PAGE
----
Using a coring sampling technique similar to the way they determine the age of different types of rock, scientists have now been able to estimate the Arctic summer temperatures for the last 2,000 years. They also used data garnered from tree rings and other glacial ice. By plugging the collected temperature data into a computer simulation, they were able to see a 2,000 year trend showing that the Arctic temperatures would actually be decreasing, were it not for the greenhouse gases we are producing.The reason for this cooling stems from the Earth’s axis and it’s relativity to how close the planet gets to the Sun during an orbit. The amount of sunlight that reaches the Arctic has been getting steadily lower, resulting in the reduced temperature. In the year 2000, by their estimates, summer in the Arctic should have been about 2.5 degrees cooler than it actually was.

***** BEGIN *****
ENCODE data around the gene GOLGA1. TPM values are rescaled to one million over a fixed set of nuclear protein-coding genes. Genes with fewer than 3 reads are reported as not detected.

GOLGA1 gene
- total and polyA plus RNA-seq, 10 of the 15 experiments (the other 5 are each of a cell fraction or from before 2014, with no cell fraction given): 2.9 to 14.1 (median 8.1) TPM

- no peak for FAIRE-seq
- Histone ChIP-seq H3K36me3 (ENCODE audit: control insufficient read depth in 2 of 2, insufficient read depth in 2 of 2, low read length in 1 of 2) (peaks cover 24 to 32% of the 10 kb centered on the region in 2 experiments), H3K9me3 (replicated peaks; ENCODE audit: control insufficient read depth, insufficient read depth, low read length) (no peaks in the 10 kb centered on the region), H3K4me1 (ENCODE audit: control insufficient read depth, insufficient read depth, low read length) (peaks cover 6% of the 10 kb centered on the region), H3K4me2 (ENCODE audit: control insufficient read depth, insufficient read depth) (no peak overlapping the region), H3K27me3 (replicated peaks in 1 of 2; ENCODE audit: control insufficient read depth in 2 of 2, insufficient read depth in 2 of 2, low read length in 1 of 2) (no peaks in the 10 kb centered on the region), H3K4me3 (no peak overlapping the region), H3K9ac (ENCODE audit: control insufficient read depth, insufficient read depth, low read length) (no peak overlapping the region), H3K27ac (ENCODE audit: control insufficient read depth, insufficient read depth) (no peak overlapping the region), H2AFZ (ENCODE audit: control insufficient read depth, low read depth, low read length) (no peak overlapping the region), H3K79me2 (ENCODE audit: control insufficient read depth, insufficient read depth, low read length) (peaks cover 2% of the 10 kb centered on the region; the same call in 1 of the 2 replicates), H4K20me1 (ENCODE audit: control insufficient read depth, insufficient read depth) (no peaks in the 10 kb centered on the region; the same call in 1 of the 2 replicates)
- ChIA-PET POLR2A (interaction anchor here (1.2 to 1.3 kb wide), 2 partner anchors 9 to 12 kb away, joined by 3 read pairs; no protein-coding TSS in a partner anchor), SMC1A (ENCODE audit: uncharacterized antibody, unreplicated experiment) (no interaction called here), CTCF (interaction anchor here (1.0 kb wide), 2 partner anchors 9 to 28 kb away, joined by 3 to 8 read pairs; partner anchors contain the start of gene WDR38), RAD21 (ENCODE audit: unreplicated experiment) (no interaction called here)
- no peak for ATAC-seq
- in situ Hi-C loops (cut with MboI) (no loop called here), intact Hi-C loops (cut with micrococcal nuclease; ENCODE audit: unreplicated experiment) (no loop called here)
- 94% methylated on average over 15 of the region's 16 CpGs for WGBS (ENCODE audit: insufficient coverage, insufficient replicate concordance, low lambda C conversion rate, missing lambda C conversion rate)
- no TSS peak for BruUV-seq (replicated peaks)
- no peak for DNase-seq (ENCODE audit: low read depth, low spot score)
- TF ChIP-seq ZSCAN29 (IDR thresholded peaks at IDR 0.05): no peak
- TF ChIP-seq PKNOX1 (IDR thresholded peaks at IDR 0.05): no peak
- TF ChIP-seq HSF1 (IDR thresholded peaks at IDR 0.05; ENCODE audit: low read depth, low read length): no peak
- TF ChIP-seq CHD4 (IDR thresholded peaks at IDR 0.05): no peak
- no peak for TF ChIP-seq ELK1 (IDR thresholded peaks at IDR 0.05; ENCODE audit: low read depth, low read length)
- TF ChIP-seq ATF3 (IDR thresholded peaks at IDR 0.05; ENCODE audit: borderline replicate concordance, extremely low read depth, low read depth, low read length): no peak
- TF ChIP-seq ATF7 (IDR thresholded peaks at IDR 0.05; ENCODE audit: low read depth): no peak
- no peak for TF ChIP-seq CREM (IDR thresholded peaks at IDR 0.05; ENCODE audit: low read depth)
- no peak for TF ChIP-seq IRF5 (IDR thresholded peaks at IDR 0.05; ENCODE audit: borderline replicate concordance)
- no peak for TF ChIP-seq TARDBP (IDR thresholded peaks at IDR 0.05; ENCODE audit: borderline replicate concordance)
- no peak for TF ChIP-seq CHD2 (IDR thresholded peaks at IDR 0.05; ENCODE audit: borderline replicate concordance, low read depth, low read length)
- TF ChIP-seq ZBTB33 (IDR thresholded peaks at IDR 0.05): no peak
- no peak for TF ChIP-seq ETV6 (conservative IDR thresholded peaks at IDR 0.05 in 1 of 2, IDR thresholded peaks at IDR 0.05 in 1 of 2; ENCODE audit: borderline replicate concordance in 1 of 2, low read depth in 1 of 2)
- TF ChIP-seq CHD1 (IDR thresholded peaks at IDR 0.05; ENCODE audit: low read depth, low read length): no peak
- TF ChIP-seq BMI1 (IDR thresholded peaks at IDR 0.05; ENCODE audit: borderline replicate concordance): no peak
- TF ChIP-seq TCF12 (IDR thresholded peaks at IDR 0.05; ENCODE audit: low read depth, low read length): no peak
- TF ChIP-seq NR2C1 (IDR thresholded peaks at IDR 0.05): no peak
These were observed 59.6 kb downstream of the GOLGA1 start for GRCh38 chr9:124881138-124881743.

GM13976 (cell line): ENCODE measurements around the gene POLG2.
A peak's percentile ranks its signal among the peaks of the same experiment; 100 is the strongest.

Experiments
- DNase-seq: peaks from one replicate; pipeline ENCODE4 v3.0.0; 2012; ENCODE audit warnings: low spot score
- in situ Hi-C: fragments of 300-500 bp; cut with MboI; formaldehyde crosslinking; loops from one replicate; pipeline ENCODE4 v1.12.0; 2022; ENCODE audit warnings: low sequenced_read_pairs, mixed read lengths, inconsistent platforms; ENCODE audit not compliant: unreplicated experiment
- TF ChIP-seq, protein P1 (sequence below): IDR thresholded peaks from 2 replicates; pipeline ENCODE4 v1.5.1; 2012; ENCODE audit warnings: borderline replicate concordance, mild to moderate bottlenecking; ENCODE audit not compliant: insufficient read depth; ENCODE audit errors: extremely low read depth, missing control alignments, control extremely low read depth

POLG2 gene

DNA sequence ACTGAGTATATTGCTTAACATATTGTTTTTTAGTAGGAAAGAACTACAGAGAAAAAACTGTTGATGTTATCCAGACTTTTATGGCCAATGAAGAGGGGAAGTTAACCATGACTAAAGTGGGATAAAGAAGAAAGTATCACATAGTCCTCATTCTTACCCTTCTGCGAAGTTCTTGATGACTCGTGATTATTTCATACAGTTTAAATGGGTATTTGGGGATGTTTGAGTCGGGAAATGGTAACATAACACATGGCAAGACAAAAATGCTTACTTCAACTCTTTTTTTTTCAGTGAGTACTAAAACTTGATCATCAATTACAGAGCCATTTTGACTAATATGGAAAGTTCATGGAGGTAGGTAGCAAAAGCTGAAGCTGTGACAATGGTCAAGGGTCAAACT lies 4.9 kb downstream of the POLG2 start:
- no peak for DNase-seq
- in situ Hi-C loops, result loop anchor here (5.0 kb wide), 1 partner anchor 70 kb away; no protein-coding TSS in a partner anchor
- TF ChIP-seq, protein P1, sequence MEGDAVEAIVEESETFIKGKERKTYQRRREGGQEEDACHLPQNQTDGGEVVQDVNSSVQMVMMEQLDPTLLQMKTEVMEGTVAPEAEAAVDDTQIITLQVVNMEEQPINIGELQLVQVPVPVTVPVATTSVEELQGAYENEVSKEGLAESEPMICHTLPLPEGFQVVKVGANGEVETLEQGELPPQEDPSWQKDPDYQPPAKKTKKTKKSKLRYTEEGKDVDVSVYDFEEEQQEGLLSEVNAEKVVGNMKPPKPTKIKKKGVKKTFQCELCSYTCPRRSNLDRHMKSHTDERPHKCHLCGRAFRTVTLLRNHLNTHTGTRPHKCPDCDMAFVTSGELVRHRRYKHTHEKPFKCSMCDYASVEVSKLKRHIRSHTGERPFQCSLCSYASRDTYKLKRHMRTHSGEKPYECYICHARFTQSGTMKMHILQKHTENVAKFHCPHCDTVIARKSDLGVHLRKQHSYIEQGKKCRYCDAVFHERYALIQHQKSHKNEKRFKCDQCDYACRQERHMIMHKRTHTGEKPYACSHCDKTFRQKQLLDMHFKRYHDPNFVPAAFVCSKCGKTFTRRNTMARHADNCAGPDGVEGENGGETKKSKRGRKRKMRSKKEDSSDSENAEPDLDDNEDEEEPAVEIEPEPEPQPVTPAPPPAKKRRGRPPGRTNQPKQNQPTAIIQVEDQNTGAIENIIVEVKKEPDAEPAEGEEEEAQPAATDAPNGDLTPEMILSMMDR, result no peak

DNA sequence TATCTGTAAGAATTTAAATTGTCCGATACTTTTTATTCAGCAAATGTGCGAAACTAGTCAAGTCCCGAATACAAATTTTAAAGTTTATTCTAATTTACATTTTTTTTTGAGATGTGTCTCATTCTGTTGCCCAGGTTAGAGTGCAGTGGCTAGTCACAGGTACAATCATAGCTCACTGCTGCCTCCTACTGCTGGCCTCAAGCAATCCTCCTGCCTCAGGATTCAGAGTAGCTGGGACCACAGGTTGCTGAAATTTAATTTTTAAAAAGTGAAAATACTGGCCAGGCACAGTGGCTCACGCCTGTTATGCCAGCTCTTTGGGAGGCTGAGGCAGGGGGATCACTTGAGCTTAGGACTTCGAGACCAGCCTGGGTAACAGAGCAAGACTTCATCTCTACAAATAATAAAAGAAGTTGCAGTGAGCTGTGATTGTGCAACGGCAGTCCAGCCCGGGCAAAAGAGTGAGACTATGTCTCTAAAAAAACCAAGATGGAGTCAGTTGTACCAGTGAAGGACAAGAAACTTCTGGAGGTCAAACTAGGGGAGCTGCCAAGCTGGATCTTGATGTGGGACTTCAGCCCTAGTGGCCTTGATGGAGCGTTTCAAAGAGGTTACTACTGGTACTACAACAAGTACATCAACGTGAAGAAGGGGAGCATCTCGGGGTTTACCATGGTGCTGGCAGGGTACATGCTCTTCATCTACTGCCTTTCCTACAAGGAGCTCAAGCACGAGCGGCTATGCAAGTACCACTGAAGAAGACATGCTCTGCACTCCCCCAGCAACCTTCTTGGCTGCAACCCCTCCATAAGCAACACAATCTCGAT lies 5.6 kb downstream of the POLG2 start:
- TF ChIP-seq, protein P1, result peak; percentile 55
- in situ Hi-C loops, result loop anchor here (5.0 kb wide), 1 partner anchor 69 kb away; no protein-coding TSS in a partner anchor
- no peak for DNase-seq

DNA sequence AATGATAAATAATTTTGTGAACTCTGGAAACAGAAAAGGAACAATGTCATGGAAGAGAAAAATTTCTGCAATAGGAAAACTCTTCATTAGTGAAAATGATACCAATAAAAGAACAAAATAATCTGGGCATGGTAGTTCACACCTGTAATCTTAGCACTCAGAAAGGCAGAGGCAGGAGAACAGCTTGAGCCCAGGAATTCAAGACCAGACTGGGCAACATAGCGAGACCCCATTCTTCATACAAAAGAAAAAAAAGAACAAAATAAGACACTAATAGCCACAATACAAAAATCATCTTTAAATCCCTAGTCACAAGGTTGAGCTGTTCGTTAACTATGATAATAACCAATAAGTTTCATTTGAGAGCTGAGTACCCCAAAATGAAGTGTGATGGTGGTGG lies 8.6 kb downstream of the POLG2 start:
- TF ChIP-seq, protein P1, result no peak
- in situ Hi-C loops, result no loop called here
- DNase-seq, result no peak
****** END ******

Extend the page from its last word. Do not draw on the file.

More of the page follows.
Previously, there was only about a 400 year window of data available to examine. The new research shows that the cooling continued until about 1900, at which time the trend changed from -1 to +1 during the summer, which is a significant difference when ice is in the equation.
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